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The Ancient Jama-Coaque Culture

The northern coast of Ecuador is renowned for its tranquil beaches and picturesque villages that are located along the coastline. In the Manabi Province is a town by the name of Jama, which combines the peacefulness of its beaches with the best seafood in the world and a rich history. It is here, in the peaceful town that is the picture of serenity, where archeological diggings have revealed the secrets and heritage of the Jama-Coaque people and this magnificent culture.

The town of Jama derives its name from the fascinating Jama-Coaque people who inhabited the forested landscapes that surrounded the coastline of the Manabi province's northern region. They are an ancient civilization that inhabited the region several thousand years ago, and through archaeological research much has been learnt about this fascinating community. It is known that as far back as 500 BC the Jama-Coaque people were using canoes made of balsa wood to navigate the waters of the Pacific Ocean, and it is said that they were very able and skilled seafarers. They were in fact such an advanced community that they took on trade expeditions to Chile and Mexico.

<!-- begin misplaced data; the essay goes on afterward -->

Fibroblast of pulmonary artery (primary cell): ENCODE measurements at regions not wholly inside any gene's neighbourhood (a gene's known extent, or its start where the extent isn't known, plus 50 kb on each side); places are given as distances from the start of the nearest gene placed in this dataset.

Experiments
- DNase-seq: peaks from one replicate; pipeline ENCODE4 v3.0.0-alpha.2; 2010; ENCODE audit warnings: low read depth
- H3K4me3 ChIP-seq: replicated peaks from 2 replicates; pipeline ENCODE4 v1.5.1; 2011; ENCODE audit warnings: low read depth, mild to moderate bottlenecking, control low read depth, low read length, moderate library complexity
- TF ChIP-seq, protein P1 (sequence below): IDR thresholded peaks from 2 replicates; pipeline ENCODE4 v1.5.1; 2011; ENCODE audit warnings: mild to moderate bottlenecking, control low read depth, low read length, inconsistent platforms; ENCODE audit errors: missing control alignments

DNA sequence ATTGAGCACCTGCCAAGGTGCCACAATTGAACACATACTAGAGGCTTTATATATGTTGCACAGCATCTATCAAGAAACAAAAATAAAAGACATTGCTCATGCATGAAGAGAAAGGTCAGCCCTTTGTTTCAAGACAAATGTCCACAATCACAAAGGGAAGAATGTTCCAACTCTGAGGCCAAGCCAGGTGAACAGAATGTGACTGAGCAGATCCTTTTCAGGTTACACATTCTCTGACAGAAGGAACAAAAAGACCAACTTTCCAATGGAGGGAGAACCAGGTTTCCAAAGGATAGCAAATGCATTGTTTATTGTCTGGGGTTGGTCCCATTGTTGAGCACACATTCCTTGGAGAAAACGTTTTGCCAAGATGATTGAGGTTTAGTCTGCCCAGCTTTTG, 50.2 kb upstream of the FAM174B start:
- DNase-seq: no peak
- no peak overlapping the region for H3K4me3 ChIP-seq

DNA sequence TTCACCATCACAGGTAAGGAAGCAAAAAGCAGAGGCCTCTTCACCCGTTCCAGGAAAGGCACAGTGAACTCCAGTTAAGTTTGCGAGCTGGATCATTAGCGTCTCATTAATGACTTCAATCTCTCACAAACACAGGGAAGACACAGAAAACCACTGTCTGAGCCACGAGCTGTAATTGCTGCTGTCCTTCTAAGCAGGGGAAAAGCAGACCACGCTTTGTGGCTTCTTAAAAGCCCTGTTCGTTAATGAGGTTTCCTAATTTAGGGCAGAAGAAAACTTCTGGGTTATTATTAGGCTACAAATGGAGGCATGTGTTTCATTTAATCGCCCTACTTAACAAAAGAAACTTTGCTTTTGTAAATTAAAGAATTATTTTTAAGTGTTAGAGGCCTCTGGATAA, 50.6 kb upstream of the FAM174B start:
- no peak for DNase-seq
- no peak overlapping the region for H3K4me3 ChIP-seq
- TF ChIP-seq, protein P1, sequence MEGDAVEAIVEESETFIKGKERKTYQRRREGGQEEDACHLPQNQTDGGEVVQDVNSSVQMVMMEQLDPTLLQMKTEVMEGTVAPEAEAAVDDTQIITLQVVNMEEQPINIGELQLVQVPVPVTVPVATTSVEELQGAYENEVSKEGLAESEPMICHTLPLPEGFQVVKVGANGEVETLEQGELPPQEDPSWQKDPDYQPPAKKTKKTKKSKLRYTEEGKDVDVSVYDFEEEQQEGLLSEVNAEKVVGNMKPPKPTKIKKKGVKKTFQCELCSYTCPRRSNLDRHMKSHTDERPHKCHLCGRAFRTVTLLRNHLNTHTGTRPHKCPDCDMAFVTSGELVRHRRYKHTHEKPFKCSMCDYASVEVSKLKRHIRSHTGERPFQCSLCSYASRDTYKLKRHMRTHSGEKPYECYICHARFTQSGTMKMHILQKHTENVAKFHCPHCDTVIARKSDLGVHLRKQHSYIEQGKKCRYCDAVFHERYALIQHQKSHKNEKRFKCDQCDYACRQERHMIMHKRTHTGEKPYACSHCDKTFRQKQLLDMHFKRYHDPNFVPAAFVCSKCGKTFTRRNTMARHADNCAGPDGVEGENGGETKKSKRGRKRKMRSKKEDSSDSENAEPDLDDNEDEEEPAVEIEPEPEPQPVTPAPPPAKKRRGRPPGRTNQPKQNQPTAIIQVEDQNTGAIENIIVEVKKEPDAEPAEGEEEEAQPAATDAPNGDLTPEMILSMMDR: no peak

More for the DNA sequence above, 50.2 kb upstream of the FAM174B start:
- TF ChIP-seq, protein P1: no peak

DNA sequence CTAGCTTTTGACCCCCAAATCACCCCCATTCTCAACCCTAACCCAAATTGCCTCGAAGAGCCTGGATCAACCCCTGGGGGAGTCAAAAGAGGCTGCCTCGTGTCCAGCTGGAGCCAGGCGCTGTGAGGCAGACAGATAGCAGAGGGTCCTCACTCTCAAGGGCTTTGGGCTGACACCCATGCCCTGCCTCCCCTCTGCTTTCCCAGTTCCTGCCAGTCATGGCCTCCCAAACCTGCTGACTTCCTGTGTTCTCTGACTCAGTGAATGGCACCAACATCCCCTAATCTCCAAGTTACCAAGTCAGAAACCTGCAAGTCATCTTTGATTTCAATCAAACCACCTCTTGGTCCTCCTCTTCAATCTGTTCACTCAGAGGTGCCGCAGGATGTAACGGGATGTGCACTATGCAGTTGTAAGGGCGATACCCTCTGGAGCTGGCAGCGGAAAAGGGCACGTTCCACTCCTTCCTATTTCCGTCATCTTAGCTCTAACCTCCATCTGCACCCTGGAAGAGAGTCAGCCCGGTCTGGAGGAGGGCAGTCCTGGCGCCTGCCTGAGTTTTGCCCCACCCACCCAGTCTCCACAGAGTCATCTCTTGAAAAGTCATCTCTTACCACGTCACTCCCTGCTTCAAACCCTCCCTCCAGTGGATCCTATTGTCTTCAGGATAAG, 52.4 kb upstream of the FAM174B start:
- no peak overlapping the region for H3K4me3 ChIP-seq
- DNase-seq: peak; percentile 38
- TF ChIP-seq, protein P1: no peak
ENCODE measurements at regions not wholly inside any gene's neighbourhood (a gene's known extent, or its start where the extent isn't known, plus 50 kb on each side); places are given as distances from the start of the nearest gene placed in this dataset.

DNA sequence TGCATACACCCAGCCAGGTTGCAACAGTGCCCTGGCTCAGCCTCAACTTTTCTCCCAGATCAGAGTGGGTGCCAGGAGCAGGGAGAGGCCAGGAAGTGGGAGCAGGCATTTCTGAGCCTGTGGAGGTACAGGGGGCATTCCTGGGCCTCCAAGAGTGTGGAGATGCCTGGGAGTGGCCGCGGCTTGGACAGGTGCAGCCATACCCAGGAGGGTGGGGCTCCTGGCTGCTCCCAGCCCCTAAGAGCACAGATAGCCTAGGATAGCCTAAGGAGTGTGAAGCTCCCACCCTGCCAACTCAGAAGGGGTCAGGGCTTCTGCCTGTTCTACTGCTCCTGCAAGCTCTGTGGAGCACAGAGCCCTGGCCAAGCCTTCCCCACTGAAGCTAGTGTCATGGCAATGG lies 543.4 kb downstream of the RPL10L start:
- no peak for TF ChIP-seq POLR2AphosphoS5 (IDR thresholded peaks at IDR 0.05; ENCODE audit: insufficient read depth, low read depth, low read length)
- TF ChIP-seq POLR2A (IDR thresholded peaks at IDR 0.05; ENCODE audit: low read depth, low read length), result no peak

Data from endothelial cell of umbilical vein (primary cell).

By looking at the artifacts that were uncovered at archeological sites, it was found that the Jama-Coaque were skilled in creating various textiles, made use of a number of tools in their daily lives and were famous for their creative ornamentation. By examining the ornaments and sculptures that were discovered, the archaeologists have managed to uncover that the figures, which depict a variety of people such as cooks, rulers, warriors, musicians and fishermen were used as codes that could be used to differentiate between the clans, as well as ethnic heritage and ranking within the clan.

The Jama-Coaque communities were skilled in creating ceramic pottery items as well, which again showed that they were a very sophisticated tribe. The pottery recovered from the sites is on display at the Jama Municipal Museum. Tragically, the entire culture was lost when the Spanish invaded Ecuador on a mission to conquer the Inca Empire.

 



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